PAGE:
Thursday, March 26, 2009

Bach Festival Opener: The Brandenburg Concertos

The Spivey Hall 2009 Spring Bach Festival opens this Sunday with a feast of Johann Sebastian's most popular instrumental works: all six of the Brandenburg Concertos, performed by London's Academy of Ancient Music under the direction of harpsichordist Richard Egarr, who's featured as a soloist in the Fifth Brandenburg.

The timing is perfect for our Spring Bach Festival. The flowering trees on the Clayton State University campus are resplendently in bloom. And the ducks, geese and swans are nesting (there are five large duck eggs in the grass outside the box office entrance that we're watching carefully) -- so life is renewed once again, and we can celebrate with some glorious music by Bach.

The Brandenburg Concertos are such buoyant, high-spirited pieces. They're all in major keys, with outer movements either Allegro or livelier, and the writing for the instruments is full of character.

The Academy of Ancient Music is on a nationwide tour this month performing the Brandenburgs, and yesterday there was a review in The New York Times of their Carnegie Hall performance in Zankel Hall. I don't entirely understand Allan Kozinn's choice to dedicate one-third of the review to the shortest of all movements (two chords) in the Third Concerto, but he wrapped it up by writing, "But the Sixth, for low strings; the Fourth, with its bright recorder lines; and the Fifth, in which Mr. Egarr brought a dramatic flair to the harpsichord solo, were all as shapely and energizing as you’ll hear them."

The AAM and Egarr have recorded the Brandenburgs, and these are zesty performances. I confess to a preference for the even-number concertos, partially because I was a recorder player and loved playing bits of the Second and the Fourth (the opening themes of the Second have been buzzing my head for days now), and also because, as a teenager at music camp in The Hague, campers and faculty performed the Sixth, and I was enhralled by the sonorities of the strings, especially in the first movement; I hadn't heard such impressive string playing up close before.

The Brandenburgs also played a role in my formative experiences as a collector of recordings. Growing up in the northern Italian city of Monza, outside of Milano, I would spend time in a good record store (more about that later in another blog post), but also a discount department store that still operates 40 years later (I visited it again last September): UPIM. At the time, UPIM sold inexpensive LPs with performances by lesser-known European ensembles, featuring mostly Baroque and Classical works, with a strong representation of Italian composers (a bonanza of Vivaldi, Scarlatti, Albinoni, etc. -- UPIM knew its market).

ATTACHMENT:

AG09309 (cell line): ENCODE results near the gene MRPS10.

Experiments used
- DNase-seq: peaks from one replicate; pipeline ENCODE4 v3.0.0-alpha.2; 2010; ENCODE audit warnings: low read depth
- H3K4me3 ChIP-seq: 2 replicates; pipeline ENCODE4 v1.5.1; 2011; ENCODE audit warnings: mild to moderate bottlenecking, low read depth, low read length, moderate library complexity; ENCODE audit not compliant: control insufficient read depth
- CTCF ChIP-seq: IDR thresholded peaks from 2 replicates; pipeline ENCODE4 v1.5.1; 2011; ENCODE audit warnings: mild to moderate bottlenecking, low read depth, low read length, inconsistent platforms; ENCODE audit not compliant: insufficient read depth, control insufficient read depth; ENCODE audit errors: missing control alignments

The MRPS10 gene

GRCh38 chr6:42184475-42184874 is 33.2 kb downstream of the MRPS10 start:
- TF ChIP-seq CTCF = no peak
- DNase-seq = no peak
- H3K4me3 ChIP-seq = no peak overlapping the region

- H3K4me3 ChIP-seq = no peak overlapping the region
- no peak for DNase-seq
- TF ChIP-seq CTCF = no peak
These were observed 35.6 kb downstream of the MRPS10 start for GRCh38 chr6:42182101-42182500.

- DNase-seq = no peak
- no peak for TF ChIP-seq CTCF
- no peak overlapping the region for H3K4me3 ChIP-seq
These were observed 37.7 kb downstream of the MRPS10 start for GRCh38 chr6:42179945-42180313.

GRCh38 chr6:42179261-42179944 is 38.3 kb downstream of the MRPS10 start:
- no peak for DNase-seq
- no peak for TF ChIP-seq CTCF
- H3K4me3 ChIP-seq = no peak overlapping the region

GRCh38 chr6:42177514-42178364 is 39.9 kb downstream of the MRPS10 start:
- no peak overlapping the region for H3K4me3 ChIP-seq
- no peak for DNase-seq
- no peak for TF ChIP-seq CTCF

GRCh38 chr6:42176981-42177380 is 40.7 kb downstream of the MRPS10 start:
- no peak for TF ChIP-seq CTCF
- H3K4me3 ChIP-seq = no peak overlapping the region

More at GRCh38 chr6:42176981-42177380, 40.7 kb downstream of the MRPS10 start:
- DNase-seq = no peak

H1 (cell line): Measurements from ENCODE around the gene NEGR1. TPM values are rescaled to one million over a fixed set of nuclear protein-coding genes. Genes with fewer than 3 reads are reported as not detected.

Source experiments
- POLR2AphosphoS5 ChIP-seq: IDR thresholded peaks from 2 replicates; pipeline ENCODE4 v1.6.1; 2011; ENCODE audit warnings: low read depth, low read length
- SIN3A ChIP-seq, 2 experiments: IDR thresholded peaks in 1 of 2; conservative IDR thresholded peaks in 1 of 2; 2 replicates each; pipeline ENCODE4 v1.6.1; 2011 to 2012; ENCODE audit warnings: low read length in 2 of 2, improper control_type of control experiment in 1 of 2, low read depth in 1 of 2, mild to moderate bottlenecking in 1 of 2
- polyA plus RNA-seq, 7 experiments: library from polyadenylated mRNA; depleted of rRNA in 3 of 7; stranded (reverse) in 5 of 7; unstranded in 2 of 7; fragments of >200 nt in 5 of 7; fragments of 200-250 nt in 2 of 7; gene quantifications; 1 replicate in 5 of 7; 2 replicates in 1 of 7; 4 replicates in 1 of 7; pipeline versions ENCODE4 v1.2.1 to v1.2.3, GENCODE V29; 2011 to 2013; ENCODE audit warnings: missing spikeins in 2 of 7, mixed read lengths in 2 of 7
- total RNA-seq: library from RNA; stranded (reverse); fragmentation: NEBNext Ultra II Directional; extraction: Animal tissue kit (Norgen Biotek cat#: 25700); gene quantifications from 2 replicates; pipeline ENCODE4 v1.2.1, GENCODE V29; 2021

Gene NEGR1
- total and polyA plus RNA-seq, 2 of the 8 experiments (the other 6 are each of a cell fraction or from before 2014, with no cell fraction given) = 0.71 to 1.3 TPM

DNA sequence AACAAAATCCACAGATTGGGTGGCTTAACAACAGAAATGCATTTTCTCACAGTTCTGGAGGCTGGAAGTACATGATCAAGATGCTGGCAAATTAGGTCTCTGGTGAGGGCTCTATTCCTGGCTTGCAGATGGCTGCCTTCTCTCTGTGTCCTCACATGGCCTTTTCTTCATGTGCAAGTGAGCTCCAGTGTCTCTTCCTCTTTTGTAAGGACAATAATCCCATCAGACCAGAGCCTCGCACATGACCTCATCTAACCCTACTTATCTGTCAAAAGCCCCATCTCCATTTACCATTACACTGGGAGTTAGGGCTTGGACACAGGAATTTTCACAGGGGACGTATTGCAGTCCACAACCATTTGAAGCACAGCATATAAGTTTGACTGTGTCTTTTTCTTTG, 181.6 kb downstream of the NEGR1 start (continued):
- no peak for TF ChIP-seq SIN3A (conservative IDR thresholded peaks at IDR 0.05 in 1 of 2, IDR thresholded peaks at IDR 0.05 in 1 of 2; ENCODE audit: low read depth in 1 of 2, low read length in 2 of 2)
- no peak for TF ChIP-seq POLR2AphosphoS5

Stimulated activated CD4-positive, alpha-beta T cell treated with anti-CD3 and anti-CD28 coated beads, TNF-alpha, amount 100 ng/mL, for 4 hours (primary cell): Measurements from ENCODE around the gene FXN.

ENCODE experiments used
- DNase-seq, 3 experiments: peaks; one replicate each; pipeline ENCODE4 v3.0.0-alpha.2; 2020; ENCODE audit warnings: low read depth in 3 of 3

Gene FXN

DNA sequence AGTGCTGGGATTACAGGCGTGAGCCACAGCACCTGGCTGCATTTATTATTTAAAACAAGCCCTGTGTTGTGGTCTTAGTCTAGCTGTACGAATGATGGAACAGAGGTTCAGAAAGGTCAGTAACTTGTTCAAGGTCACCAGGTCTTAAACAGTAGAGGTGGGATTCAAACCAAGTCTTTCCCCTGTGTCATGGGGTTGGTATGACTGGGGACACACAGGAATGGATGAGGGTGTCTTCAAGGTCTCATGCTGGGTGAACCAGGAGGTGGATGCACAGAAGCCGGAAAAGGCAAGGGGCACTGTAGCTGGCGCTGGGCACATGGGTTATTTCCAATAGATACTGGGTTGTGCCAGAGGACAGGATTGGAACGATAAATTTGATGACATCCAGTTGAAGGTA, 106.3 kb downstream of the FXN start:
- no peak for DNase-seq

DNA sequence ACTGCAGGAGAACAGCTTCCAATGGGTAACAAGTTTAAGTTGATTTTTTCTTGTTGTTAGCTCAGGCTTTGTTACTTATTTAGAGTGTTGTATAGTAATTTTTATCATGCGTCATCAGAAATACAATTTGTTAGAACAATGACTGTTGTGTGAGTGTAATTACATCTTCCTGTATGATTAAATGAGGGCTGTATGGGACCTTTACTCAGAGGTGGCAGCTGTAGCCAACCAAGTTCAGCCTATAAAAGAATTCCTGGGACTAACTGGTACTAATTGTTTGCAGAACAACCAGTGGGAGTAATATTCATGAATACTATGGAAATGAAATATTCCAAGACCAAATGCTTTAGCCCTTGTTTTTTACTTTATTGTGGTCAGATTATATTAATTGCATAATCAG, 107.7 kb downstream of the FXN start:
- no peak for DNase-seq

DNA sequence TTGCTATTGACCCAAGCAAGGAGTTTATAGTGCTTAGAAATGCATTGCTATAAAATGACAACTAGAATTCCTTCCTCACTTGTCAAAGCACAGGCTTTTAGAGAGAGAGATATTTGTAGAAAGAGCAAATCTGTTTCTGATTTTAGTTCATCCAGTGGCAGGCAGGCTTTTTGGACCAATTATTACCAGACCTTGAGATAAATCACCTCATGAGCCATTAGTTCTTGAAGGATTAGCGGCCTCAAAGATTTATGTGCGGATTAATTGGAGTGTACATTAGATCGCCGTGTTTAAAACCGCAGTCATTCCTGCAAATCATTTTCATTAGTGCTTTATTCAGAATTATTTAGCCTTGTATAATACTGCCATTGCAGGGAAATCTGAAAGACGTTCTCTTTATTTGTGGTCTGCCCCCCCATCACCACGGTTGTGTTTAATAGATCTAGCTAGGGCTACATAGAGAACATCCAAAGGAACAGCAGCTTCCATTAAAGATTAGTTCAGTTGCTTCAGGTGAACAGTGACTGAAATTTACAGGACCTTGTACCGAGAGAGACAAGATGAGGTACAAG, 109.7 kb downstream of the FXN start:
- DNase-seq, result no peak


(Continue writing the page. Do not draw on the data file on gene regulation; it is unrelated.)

One of my very first recording purchases were two LPs of complete Brandenburg Concertos at UPIM, for about $6 -- such a bargain! I listened to them over and over again. Like so much of sturdy, well-conceived Baroque music, even if the performances aren't (ahem) superlative, the essential spirit of the music can still come through. I played those LPs so much, the grooves pretty much disappeared, but I had them for years.

So I'm excited about getting a first-rate period-instrument ensemble to make its Spivey Hall debut with this great music. To celebrate the opening of the Bach Festival our bonanza of Brandenburgs, we're taking a slightly longer intermission to enjoy a mini-reception with free food and beverages following Concertos 1, 6, and 2, which will give us energy to savor Concertos 5, 3, and 4 in the second half.

Because the AAM is a period-instrument band, the sound will be unlike that of a modern symphony orchestra. The textures of strings, winds, and brass, with harpsichord, theorbo and guitar among the continuo instruments, reveal this music in a different light. So, even if you're familiar with these magnificent works, here's an oportunity to rediscover them. The AAM's recording of the Brandenburgs has certainly opened my ears and (especially with some choices of tempos) made me reconsider my understanding of them. Such is the glory of great music -- there's always more to appreciate, especially when performed by outstanding artists.

We also have a special pre-concert talk speaker: Predrag Gosta, who's music director of Atlanta's New Trinity Baroque and a harpischordist and organist himself, intimately familiar with the Brandenburgs and period-instrument practice. His talk is at 2 PM, and the concert starts this Sunday, March 29, 2009, at 3 PM. A few dozen tickets are (at time of writing) still available.


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